Anvisa recommends proof of vaccination for tourists, but government does not take measures – poca Negócios

Anvisa recommends proof of vaccination for tourists, but government does not take measures - poca Negócios

Anvisa (Photo: Marcelo Camargo via Agnia Brasil)

The National Health Surveillance Agency (ANVISA) issued a recommendation this Thursday that full immunization of foreigners is required to enter Brazil, but a suggestion sent to the Civil House nearly two weeks ago has yet to be adopted by the federal government. .

Anvisa recommends that passengers arriving by air should be fully immunized and undergo PCR or antigen test upon arrival in the country. Those who have not received a second dose of the vaccine should be quarantined, tested after five days and isolated until the result is negative.

For entry through land borders – which remain closed – the agency recommends that unvaccinated people are not allowed to enter the country, with the exception of cargo transport drivers.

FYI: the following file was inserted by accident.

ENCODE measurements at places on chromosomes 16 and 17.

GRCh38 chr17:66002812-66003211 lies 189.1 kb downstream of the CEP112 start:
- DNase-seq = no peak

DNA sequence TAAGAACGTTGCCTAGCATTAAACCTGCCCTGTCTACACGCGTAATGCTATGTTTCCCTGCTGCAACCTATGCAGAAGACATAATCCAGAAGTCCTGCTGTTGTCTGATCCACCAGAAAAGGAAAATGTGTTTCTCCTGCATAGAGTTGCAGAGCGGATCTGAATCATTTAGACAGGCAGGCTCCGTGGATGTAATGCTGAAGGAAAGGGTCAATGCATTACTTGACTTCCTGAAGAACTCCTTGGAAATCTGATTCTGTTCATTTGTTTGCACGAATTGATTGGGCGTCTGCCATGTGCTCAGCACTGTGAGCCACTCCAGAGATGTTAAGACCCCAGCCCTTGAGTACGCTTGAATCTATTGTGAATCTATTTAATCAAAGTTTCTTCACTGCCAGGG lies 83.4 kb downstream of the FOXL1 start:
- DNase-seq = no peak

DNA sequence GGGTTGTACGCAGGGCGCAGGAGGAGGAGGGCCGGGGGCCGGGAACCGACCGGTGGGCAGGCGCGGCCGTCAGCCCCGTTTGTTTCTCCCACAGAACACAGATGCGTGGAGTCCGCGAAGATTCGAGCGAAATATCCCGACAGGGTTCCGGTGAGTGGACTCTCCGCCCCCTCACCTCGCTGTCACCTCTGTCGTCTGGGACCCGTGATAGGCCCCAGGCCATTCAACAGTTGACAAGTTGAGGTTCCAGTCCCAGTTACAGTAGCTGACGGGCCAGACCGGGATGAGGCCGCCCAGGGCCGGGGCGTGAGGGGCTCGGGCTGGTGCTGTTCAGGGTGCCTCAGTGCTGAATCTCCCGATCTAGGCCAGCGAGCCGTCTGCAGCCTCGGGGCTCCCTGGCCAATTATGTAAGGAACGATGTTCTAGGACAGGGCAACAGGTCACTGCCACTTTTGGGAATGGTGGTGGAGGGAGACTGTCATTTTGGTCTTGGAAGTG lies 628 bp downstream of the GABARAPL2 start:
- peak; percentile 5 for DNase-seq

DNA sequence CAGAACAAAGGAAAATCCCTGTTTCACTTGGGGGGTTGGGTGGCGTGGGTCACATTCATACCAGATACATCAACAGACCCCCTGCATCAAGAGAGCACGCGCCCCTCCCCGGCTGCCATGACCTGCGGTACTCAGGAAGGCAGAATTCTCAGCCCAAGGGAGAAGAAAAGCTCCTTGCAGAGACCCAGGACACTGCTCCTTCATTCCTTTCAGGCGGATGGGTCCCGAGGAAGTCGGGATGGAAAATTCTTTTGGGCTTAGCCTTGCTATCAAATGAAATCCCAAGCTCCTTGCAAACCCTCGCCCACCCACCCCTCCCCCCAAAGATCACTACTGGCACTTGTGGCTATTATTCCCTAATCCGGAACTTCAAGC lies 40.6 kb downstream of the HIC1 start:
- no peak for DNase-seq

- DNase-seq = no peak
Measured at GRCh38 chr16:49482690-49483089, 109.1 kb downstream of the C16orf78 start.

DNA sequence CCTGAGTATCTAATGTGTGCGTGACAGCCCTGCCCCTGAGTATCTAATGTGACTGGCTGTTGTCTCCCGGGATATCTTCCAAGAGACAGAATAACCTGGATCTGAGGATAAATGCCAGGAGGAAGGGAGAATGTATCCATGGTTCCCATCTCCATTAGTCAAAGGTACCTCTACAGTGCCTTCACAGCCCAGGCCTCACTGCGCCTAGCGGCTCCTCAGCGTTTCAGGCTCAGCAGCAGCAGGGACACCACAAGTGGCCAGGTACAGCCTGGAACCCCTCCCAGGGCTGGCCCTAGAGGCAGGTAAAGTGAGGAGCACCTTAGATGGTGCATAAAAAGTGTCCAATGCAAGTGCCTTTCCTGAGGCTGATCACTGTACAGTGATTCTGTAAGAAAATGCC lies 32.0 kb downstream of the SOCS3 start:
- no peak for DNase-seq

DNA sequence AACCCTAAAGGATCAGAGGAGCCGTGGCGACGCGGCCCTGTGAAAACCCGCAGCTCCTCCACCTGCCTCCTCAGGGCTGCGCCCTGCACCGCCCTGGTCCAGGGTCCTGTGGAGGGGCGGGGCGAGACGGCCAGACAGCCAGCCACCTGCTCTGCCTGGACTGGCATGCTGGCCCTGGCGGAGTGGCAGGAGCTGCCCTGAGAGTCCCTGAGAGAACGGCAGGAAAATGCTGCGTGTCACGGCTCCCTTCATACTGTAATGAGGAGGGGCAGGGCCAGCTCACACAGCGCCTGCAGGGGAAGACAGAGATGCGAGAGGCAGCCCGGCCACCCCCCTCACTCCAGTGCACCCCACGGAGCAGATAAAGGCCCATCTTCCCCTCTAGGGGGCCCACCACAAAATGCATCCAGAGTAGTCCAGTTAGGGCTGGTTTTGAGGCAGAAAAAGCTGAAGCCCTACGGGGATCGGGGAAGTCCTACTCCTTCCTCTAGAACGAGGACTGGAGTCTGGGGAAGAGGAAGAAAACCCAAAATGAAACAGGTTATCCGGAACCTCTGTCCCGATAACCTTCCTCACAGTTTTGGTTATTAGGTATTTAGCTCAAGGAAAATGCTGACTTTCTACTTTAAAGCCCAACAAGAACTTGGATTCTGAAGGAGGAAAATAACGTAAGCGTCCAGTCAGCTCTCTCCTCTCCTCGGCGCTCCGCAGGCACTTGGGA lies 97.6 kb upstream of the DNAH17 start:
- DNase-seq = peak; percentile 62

According to the agency, there may be a waiver of confirmed vaccination in cases in a country with high vaccination coverage and mass immunity.

Anvisa’s recommendations are based on an analysis of measures adopted by inspection agencies in several countries and territories, including the United States and the European Union, but they are not mandatory. It is up to the civil house to decide, which is yet to be done.

The notes were sent on November 12, but so far there has been no change in the limit measures. The Brazilian government does not require a vaccination passport, but has not opened a land border either.

In an interview on Wednesday, President Jair Bolsonaro complained about the closed borders and said he spoke with Anvisa’s president, Antonio Barra Torres, but insisted he was not in charge of the agency’s decisions.

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“For my part – I do not decide, I do not rule on Anvisa, Anvisa is free – I will not keep the border closed,” he said. “As for the economy, in tourism, there are many things.”

Bolsonaro opposes requiring proof of vaccination in any case.

About the author: Sarah Gracie

Sarahis a reporter covering Amazon. She previously covered tech and transportation, and she broke stories on Uber's finances, self-driving car program, and cultural crisis. Before that, she covered cybersecurity in finance. Sarah's work has appeared in The Wall Street Journal, Bloomberg, Politico, and the Houston Chronicle.

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